What you are referring to is called a decoupling capacitor and is used to decouple the IC supply pins from the bus. In other words, it prevents a sensitive IC from being "starved" if another device on the bus turns on quickly and draws significant current, which would drop the bus voltage for a period of time. The capacitor supplies the extra current required to start up the device, as well as to prevent its chip from suffering the effects of a sudden loaded bus. This is generally required for high-speed devices that switch very quickly, as this tends to draw significant current. The capacitor is not necessarily chosen by its capacitance, but by its ESR (equivalent series resistance) and its ESL (equivalent series inductance). Ideally you would determine the speed at which the device would turn on, and pick the capacitor with the lowest ESR/ESL for that speed. The most common decoupling capacitor value is probably 0.1uF but for faster circuits you may require 0.01uF or 0.001uF (again, depending on their ESR and ESL at those speeds). If multiple devices with different speeds exist on the same bus, you may need more than one decoupling capacitor, one for each speed.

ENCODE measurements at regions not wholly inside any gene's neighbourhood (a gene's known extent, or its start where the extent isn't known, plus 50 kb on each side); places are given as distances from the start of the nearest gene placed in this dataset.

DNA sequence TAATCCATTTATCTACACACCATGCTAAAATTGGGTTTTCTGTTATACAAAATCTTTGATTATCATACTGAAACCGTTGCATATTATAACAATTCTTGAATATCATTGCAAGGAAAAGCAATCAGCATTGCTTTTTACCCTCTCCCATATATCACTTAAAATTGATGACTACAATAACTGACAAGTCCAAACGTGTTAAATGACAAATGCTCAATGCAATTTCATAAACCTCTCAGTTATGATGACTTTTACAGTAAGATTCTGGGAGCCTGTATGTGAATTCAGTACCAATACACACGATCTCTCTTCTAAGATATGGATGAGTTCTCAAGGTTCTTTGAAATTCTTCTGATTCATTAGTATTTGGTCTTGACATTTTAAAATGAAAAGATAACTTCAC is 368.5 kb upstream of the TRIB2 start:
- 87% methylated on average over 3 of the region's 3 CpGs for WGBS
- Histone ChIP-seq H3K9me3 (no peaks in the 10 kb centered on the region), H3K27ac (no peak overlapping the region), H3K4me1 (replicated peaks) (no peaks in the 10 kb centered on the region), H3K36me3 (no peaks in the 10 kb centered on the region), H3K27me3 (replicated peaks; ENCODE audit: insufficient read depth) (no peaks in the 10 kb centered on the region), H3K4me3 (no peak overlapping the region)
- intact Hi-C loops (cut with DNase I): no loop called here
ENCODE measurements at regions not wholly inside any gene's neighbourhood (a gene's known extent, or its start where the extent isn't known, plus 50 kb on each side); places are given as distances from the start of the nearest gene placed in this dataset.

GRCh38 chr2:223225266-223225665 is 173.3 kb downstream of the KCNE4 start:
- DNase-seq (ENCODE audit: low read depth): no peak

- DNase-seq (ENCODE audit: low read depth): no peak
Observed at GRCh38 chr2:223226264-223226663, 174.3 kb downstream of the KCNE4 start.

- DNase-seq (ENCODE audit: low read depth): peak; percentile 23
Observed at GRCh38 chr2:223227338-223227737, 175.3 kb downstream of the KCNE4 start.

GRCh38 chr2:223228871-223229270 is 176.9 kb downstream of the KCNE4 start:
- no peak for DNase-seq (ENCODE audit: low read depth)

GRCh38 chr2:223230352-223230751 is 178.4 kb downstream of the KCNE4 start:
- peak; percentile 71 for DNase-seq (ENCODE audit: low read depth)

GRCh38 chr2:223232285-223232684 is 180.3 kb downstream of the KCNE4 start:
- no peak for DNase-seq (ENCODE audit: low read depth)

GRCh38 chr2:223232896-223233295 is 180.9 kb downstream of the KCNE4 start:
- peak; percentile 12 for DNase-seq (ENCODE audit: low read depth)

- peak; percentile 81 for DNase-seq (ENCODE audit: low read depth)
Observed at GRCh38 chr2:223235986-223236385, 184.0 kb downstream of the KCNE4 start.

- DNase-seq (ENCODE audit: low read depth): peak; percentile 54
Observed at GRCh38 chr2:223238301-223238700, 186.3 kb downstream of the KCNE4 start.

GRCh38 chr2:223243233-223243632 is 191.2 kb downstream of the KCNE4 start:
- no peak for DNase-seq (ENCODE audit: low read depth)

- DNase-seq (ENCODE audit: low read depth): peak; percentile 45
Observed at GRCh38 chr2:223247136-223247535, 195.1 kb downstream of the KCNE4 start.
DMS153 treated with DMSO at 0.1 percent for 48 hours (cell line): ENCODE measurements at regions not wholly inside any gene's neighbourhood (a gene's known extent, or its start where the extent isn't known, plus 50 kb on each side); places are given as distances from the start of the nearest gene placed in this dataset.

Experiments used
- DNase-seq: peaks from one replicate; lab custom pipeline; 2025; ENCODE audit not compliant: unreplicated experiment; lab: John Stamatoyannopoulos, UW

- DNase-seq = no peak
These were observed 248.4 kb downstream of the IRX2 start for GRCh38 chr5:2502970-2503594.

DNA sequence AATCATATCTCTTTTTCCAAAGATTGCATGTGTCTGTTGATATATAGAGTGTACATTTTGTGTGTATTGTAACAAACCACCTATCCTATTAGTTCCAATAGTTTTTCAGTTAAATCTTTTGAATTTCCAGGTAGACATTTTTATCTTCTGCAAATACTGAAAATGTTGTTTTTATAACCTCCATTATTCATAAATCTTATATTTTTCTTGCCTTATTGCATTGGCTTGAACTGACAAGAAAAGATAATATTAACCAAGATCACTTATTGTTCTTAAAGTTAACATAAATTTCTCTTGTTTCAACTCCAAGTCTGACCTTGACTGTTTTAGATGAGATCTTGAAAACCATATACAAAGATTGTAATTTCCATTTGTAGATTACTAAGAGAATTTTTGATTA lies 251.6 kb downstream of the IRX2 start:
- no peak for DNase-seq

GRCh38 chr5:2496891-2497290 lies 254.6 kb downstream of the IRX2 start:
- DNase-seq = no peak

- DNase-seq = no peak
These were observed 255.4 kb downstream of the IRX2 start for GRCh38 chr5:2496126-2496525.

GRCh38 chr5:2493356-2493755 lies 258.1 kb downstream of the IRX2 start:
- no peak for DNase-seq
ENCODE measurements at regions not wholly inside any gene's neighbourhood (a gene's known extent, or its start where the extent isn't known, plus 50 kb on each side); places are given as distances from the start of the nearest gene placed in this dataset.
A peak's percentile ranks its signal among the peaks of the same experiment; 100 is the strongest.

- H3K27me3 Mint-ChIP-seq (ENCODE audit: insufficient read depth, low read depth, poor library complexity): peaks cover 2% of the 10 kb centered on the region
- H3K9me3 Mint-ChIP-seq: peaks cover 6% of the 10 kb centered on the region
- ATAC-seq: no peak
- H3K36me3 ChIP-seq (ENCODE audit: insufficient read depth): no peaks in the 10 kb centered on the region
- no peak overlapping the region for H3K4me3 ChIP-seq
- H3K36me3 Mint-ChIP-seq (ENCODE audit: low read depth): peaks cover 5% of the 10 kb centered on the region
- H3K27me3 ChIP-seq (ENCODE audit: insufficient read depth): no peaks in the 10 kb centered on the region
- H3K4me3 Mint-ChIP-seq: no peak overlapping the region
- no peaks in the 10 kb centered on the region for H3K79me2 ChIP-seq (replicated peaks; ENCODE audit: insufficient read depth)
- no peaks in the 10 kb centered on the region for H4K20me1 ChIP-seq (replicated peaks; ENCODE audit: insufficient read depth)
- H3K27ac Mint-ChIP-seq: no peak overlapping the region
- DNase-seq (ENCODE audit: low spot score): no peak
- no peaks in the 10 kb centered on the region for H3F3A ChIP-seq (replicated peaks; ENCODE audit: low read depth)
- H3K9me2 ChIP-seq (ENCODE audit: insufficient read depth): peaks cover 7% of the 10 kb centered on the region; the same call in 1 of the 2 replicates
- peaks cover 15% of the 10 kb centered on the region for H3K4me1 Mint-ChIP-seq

99 times out of 100 the datasheets will tell you exactly what value decoupling capacitors to use on which pins, so read the datasheet. This tutorial from Analog Devices is also a great resource.